Guerilla Garden Grows

It’s almost a year since I mentioned my forbidden garden: the plants in pots I’ve smuggled on to the roof. Here it is today, on a murky Tower Hamlets morning.

It’s growing. There’s a leggy hydrangea that had been given up for dead, not far off opening into handfuls of white blossom. Sweet peas are climbing up a thriving bougainvillea among the violas.  I bought that for a pound, to use as an attractive stick, as the stall holder said it had had it. It’s a bit of an interloper in my urban cottage garden but can only add to the life among the bricks and concrete.

The bright pink pelargonium is part of an original more than 16 years old: it sat on a Barbican  balcony all that time until my daughter’s father brought it here a few months ago. The white peony smells sweet and delicious: my husband bought it for our 4th wedding anniversary (‘flowers and fruit’) and was disappointed that it wasn’t the blowsy red dramatic version I remember from my gran’s garden. I think it’s perfect.

A constant supply of ants covered the three tight peony buds and I have to confess to some ignorant attempts at formic cleansing,involving dregs of coffee cups. Then we found out they are needed to open the buds. Well, there’s a thing.

The peony is next to a rose of almost blue, from Watney Market, some fading snapdragons and more sweet peas: my favourite flower (apart from all the others.) It’s the first year I’ve kept them alive so long, on a roof blasted by wind and scorched by sun.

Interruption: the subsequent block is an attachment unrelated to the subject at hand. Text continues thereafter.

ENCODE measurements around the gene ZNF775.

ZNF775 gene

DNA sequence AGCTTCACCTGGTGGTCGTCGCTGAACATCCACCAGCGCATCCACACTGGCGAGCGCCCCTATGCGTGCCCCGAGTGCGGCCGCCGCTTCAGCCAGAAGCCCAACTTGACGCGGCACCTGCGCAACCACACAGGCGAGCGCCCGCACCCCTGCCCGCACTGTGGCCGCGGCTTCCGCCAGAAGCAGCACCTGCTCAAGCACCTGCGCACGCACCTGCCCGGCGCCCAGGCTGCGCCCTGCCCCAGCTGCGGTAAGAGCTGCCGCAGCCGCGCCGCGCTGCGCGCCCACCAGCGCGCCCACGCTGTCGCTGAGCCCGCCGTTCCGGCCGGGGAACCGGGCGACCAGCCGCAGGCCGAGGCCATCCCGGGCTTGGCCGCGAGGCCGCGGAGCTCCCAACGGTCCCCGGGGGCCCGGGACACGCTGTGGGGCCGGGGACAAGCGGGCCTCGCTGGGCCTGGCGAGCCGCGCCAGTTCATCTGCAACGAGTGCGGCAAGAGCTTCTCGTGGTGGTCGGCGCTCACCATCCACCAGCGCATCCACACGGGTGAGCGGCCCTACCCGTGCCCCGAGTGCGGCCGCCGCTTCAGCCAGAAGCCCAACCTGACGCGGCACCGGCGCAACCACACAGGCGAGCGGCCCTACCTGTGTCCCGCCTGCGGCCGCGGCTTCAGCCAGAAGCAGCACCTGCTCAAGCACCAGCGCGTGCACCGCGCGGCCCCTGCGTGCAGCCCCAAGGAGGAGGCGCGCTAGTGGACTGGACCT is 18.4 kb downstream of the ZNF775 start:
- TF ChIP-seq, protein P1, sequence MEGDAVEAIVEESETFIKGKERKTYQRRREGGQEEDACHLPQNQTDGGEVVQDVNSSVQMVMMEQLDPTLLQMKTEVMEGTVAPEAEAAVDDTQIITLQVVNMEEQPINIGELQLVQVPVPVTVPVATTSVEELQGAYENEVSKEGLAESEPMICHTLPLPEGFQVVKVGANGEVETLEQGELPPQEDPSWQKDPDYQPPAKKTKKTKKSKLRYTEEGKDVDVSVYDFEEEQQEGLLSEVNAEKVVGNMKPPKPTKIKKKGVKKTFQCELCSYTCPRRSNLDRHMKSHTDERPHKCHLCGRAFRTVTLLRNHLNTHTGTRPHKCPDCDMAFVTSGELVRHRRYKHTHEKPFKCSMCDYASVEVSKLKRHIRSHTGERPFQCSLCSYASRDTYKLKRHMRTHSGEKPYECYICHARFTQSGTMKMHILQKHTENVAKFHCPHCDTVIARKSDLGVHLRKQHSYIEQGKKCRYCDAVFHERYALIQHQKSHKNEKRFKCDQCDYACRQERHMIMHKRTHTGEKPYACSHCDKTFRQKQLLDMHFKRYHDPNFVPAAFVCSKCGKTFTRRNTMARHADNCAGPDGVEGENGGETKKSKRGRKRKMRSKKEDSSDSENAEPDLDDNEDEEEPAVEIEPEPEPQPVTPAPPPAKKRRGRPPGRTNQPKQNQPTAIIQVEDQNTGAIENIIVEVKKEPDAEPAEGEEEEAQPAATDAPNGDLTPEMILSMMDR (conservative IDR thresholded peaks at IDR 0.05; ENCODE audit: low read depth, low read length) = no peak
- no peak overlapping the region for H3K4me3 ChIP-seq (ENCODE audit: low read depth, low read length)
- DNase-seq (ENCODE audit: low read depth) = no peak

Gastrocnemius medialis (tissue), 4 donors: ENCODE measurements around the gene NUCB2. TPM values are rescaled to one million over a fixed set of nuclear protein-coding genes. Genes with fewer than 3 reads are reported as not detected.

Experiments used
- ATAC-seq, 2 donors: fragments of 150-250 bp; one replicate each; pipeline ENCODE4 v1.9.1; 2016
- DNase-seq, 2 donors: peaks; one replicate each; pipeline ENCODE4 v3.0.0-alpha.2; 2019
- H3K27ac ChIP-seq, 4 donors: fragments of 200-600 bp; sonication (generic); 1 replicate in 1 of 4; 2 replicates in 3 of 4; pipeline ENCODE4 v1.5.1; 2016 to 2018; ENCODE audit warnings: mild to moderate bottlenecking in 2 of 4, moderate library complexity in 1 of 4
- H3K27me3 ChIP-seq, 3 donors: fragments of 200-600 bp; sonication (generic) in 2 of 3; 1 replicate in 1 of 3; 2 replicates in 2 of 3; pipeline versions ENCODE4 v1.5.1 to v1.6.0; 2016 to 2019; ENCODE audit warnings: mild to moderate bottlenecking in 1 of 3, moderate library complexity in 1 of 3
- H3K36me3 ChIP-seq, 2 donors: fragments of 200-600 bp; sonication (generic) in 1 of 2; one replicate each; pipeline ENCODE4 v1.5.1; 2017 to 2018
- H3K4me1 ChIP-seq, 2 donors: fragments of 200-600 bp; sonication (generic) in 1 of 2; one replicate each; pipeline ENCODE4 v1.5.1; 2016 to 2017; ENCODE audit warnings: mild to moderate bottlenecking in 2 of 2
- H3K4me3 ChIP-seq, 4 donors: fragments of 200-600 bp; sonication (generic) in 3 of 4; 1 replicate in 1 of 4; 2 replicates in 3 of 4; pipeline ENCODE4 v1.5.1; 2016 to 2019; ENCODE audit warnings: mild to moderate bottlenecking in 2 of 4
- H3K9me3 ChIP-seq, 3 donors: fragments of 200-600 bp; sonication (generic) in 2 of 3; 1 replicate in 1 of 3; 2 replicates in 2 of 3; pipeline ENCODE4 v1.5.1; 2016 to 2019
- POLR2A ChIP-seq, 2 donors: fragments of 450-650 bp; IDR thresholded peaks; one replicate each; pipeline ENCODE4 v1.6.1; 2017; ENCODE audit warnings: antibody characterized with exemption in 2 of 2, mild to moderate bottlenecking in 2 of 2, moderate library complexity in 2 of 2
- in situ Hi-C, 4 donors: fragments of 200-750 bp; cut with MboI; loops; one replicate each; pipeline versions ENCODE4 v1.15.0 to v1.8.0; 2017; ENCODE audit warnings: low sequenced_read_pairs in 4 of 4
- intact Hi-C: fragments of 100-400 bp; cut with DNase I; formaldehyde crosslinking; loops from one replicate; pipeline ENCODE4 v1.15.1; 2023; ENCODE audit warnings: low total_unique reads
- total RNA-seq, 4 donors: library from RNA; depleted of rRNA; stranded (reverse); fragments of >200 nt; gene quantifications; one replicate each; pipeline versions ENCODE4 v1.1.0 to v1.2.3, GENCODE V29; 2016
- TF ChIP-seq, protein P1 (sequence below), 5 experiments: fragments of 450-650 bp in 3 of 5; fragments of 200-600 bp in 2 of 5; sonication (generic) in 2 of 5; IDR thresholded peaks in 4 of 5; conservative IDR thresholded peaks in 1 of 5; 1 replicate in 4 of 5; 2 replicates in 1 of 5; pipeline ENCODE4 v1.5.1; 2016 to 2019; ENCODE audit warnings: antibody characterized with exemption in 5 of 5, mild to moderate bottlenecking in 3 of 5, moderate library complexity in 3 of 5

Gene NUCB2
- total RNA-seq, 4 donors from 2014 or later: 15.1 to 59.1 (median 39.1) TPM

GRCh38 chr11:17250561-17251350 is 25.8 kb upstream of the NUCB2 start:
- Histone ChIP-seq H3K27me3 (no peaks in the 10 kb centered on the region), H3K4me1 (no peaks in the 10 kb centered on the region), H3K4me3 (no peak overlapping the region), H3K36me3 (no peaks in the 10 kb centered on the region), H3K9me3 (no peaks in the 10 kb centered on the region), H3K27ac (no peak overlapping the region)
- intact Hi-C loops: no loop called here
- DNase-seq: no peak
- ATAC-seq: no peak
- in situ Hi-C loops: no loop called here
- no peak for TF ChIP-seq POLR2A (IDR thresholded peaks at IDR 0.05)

I still have to wash the bay leaves very, very thoroughly, as  various people who wander the roof still see a public urinal sign that’s invisible to me. The caretaker is still turning a blind eye and the bees are back in force.

I set up my wobbly wooden table to write. I’ve reached an understanding with the lone magpie who hovers around, explaining that I am not superstitious and so will not say good morning to him. The peregrines that usually roost over the way don’t seem to be around this year. I blame the invading parakeets. But there’s a single blackbird too, at dusk, with the loveliest song.

 

 

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